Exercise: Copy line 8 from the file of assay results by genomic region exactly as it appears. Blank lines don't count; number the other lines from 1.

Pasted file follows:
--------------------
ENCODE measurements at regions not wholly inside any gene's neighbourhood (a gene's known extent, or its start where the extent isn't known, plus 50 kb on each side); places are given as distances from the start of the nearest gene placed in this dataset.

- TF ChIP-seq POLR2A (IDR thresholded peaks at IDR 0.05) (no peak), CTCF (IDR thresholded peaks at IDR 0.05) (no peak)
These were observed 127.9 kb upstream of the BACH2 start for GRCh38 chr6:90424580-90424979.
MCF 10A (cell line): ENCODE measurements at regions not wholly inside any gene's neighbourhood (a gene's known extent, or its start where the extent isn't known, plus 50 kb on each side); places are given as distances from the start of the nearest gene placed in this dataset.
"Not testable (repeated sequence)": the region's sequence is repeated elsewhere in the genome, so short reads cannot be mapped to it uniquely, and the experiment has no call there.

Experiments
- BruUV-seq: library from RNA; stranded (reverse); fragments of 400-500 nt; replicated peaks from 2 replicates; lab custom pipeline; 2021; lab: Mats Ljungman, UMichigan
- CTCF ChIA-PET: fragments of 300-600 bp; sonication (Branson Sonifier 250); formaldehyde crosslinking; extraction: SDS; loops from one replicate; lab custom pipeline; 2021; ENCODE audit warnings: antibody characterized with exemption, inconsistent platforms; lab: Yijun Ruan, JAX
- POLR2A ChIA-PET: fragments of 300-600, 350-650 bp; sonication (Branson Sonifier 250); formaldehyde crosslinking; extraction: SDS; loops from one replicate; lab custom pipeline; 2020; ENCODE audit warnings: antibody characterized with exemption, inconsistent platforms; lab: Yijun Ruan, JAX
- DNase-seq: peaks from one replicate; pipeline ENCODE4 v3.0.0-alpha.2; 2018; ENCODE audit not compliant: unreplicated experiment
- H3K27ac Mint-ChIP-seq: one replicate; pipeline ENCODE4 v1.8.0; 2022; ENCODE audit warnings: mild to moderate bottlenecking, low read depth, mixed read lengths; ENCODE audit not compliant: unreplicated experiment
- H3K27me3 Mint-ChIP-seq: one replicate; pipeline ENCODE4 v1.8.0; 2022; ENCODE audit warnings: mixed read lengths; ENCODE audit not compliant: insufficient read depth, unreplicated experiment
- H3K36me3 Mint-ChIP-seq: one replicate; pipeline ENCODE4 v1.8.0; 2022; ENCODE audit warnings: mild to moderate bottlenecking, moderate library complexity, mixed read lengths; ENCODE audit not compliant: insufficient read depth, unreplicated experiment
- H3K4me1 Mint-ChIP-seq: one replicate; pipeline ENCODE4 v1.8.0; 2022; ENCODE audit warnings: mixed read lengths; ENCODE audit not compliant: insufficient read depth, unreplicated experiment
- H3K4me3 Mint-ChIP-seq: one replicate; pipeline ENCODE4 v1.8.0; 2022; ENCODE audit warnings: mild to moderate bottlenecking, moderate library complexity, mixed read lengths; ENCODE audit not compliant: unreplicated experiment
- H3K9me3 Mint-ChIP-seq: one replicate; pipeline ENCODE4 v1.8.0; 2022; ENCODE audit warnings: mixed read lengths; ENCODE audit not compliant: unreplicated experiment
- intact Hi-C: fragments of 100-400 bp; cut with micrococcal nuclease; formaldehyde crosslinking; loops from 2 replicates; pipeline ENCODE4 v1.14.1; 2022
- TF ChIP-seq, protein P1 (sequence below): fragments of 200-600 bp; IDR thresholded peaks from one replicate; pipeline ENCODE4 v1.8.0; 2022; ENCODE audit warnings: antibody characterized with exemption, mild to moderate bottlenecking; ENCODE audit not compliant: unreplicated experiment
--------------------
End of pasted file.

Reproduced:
- CTCF ChIA-PET: fragments of 300-600 bp; sonication (Branson Sonifier 250); formaldehyde crosslinking; extraction: SDS; loops from one replicate; lab custom pipeline; 2021; ENCODE audit warnings: antibody characterized with exemption, inconsistent platforms; lab: Yijun Ruan, JAX